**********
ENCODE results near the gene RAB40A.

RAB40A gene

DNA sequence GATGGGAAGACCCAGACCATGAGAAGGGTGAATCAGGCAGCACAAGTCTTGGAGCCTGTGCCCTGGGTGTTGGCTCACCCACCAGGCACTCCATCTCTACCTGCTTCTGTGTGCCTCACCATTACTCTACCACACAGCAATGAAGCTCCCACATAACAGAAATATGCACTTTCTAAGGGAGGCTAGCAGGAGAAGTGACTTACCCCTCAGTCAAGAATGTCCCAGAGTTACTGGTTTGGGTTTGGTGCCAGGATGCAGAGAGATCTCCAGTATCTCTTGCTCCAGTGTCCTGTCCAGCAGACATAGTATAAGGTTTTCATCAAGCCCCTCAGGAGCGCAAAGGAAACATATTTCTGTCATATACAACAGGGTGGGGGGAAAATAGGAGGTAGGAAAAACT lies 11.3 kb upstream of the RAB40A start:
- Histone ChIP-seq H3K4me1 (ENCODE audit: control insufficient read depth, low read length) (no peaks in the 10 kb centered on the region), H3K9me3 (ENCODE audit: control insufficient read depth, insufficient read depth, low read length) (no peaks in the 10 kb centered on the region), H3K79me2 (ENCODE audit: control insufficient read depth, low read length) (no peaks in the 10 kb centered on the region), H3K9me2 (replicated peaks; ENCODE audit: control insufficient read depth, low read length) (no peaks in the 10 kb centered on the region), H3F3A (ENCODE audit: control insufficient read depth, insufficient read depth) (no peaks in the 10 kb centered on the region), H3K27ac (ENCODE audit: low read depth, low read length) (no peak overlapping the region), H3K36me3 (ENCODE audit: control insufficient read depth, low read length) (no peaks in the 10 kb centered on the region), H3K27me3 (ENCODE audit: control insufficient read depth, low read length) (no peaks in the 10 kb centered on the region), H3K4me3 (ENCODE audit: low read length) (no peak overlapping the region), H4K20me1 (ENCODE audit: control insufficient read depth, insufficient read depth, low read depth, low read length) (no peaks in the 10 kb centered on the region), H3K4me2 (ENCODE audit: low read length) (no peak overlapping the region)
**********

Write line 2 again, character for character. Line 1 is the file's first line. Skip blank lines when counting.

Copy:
RAB40A gene